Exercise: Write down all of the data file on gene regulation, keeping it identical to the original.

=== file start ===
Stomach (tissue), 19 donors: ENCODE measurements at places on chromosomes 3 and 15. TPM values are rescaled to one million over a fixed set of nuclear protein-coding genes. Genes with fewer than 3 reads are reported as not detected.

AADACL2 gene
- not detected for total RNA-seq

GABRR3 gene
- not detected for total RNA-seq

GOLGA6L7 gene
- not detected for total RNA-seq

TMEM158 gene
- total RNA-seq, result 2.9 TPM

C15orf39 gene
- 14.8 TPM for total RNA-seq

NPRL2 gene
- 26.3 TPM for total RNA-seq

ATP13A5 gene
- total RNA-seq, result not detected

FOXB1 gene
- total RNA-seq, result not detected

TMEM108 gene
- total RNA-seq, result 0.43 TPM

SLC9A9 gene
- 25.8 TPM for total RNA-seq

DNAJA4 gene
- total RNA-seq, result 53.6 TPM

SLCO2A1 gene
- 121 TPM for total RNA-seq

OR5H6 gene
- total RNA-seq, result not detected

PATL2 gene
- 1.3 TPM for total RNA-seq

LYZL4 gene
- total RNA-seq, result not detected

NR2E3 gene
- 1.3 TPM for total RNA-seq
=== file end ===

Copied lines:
Stomach (tissue), 19 donors: ENCODE measurements at places on chromosomes 3 and 15. TPM values are rescaled to one million over a fixed set of nuclear protein-coding genes. Genes with fewer than 3 reads are reported as not detected.

AADACL2 gene
- not detected for total RNA-seq

GABRR3 gene
- not detected for total RNA-seq

GOLGA6L7 gene
- not detected for total RNA-seq

TMEM158 gene
- total RNA-seq, result 2.9 TPM

C15orf39 gene
- 14.8 TPM for total RNA-seq

NPRL2 gene
- 26.3 TPM for total RNA-seq

ATP13A5 gene
- total RNA-seq, result not detected

FOXB1 gene
- total RNA-seq, result not detected

TMEM108 gene
- total RNA-seq, result 0.43 TPM

SLC9A9 gene
- 25.8 TPM for total RNA-seq

DNAJA4 gene
- total RNA-seq, result 53.6 TPM

SLCO2A1 gene
- 121 TPM for total RNA-seq

OR5H6 gene
- total RNA-seq, result not detected

PATL2 gene
- 1.3 TPM for total RNA-seq

LYZL4 gene
- total RNA-seq, result not detected

NR2E3 gene
- 1.3 TPM for total RNA-seq